Sunday, January 24, 2010

Vikings Lose. Again.



I wonder: What did the real Vikings do when they were defeated?

Helen, who comes from Viking stock, says, "A lot of wine drinking and embarrassment. Slinking back home to fight another day. Definitely no excuse-making." Oh, so basically the same thing that the Vikings in purple and gold will do.

I lived in Minnesota for four-and-a-half years, but was never really a Vikings fan until I moved away to Boston in 1995, at which point my chief allegiance shifted from the Dallas Cowboys, who by then were resurgent and really too good for their own good (I am something of a foul-weather fan; plus my Cowboys fandom started in the Tex Schramm era...Jerry Jones is an atrocity).

On a day much like today in late January 1999, Helen and I drove from Burlington, Vermont to Providence, Rhode Island listening to the NFC championship game between the Vikings and the Atlanta Falcons. After picking up my mother-in-law and driving to a movie theater in Seekonk, Massachusetts to see "A Civil Action," I dropped them off at the door, parked, and sat alone in the car in the parking lot listening to the radio as Gary Anderson missed a chip-shot field goal – his first miss all season — that would have won the NFC championship. I stayed in the car long enough to hear the Falcons win the game (I did miss the first bit of the movie, but I had seen it once already).

And, now, they lose again. There will be no opportunity for them to advance to the Super Bowl and win their first one in five tries.

I'm really, really bummed about that. Favre, what were you thinking, forcing a pass at the end of the game when you were in field-goal range?

But, I am genuinely happy for the Saints. Back in 2005, after Hurricane Katrina, I was in Mississippi for three weeks with the Red Cross, tending to a whole lotta displaced Saints fans from New Orleans. They deserve a happy day. Beat the Colts!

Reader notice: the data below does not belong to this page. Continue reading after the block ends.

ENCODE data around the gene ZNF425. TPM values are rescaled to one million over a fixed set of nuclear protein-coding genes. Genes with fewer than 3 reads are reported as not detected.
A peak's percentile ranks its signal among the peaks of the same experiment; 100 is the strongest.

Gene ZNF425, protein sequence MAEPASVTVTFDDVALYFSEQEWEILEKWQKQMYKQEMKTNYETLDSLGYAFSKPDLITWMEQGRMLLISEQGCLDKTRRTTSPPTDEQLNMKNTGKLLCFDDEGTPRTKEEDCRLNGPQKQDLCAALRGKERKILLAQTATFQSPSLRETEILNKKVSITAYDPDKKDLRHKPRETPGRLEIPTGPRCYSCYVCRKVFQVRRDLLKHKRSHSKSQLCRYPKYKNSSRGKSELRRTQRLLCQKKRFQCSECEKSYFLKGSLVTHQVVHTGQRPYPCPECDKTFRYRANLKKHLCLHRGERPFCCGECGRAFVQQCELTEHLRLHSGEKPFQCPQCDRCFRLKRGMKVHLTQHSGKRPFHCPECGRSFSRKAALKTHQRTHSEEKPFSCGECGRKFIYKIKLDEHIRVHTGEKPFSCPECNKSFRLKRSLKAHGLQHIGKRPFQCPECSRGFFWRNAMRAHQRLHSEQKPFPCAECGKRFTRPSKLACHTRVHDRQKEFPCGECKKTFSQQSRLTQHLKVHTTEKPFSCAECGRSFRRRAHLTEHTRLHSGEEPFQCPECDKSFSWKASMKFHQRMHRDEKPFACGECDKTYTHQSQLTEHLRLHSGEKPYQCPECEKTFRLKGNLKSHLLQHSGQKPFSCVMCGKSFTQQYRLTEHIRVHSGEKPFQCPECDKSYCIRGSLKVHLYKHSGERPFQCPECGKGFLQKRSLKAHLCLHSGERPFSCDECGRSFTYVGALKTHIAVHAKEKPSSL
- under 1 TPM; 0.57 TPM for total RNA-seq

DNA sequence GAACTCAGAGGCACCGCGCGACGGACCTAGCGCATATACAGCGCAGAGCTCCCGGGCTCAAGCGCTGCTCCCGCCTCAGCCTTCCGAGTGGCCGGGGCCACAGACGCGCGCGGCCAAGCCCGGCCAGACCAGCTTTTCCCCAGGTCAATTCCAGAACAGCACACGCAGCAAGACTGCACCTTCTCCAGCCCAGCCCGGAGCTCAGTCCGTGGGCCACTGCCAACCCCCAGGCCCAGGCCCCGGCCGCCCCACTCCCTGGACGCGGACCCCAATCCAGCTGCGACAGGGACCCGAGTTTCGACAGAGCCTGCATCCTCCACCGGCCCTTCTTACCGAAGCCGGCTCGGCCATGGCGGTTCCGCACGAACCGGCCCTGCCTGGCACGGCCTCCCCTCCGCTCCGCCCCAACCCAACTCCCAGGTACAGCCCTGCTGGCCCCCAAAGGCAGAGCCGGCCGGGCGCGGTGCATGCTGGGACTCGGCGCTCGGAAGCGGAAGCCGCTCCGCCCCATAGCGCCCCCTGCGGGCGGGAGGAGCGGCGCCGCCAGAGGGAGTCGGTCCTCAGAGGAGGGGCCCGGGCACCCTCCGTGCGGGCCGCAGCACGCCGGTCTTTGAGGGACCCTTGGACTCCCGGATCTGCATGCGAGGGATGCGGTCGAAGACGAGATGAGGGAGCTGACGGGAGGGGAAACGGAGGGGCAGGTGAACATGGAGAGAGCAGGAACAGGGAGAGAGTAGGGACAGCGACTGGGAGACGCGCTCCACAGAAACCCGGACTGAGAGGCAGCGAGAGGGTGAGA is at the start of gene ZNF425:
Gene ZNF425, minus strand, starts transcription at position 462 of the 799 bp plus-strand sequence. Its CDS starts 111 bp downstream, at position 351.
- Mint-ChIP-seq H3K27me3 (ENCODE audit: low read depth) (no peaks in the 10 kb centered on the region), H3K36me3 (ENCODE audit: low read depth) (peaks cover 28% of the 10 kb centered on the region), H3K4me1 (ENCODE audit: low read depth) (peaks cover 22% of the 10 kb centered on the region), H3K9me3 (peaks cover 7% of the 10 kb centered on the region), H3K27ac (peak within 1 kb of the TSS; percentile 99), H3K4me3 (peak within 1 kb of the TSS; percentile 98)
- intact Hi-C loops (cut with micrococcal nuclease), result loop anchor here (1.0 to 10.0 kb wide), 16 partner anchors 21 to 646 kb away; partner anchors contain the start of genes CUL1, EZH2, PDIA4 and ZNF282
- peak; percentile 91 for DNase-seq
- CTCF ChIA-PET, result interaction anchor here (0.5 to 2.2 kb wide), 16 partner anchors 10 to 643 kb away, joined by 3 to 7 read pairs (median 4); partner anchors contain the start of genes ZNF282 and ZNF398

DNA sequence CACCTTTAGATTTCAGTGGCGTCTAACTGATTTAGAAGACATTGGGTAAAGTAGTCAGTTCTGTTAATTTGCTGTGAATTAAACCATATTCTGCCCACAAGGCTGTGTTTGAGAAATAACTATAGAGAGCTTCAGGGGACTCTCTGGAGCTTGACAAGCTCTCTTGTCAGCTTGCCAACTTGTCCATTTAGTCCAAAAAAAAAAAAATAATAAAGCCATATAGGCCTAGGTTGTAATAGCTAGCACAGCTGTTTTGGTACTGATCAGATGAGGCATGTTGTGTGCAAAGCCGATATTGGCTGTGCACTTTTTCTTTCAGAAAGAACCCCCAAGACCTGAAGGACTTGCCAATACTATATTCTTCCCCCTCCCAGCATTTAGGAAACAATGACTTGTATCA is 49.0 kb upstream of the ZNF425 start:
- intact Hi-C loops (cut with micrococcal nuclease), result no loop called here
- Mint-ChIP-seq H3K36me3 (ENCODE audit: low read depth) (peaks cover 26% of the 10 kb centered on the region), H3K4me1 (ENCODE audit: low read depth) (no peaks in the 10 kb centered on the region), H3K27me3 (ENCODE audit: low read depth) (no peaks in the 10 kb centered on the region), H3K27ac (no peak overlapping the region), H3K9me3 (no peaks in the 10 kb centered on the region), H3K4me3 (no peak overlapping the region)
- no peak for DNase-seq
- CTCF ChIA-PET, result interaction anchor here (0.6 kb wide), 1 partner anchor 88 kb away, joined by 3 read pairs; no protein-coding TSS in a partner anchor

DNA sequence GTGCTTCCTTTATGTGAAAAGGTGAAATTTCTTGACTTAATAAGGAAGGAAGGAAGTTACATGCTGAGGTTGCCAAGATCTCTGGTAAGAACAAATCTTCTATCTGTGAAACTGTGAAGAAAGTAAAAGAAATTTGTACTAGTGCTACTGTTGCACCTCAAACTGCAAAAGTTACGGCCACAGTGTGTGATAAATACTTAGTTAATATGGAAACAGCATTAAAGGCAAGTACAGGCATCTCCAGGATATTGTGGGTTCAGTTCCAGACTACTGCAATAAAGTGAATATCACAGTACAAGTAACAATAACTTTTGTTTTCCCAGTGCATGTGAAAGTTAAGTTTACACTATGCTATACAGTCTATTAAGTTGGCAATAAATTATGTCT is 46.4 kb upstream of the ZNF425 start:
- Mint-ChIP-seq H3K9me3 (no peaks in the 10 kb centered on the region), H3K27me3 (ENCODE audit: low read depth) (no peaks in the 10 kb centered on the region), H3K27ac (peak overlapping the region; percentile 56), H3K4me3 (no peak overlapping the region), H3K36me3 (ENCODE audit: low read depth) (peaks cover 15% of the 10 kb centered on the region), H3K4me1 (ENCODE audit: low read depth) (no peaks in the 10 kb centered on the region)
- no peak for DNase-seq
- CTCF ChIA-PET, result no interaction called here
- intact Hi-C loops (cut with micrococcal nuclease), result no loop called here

(I suppose it is fitting, historically speaking, that the Vikings were defeated by Saints. Saints Patrick, George, Andrew, Olaf, and others all did a pretty good job of converting the Vikings and Viking-descendants that they encountered.)

Image: 878 AD, A fleet of Danish longboats suffers defeat by King Alfred the Great's navy at Swanage in Dorset. The Vikings had been trying to wrest leadership of England from the Anglo-Saxons for two centuries, and continued to do so for years to come. Original Artwork (Photo by Spencer Arnold/Getty Images) Content © 2008 Getty Images  All rights reserved.

9 comments:

Karlissimo del Banco said...

Did you know that Prince wrote a song for the Vikings?? Alas, it didn't help.

M. Rondin de Fromage said...

I just listened to it. I think it might have had possibilities, if played before games as a way to enrage the team's blood lust a la that college football coach years ago who used to butcher a calf in the locker room right before big games.

Karlissimo del Banco said...

I remember hearing the Michigan "fighting song" for the first time at a friend's wedding a few years ago (the newly-married couple made its entrance into the ballroom with that song), and my reaction was "meh". Not particularly impressive, nor intimidating. The All Blacks doing their tribal war dance, now, THAT'S intimidating. Michigan fighting song? Uh...gay.

M. Rondin de Fromage said...

Karlissimo, I hope you will permit me to inform you, my honorable Continental friend, that the correct term is "fight song," not "fighting song."

In addition, I regret to inform you that the Michigan fight song, is pretty darned good, as fight songs go (and if you thought that was "meh," try the U. of Minnesota "fight" song. It's like Perry Como in marching-band form.)

I do agree that the All-Blacks' Maori haka is quite intimidating.

Karlissimo del Banco said...

Yeeeeeeeeeeah, I'm gonna have to...disagree with you on this one. But if sounding like an episode of Glee is being a pretty darned good fight song, then fine, it is.

I once would like to see a team get on the field to the sound of Black Sabbath's "War Pigs", or "Black Sabbath"!

M. Rondin de Fromage said...

Wait a minute. This so-called "fight song" that was used at a wedding: Was it a recording of the actual University of Michigan Marching Band? Or some kind of MIDI keyboard-drum-and-bass [crap]? It better not have been played on a church organ.

As for the Sabbath, yeah I guess it could work. Often the closers (ninth-inning relief pitchers) in baseball enter the game from the bullpen to their own theme song. The Yankees' Mariano Rivera comes in to Metallica's "Enter Sandman," and Boston's Jonathan Papelbon's song was "Shipping up to Boston" by the Dropkick Murphys.

Karlissimo del Banco said...

It was the actual U of M marching band.

If the Rohirrim had charged Sauron's army at Minas Tirith to the sound of the U of M Fight Song, we'd all be speaking Orc right now.

Bokeh said...

Speaking of fight songs:

When Lady Bokeh was in elementary school in our great nation's capitol (I forget which grade) they used to sing Hail to the Redskins instead of the national anthem. When a kid moved into the neighborhood from TX, they beat him up because he was a Cowboys fan, and therefore, as they saw it, a communist.

M. Rondin de Fromage said...

Tribalism is fun.

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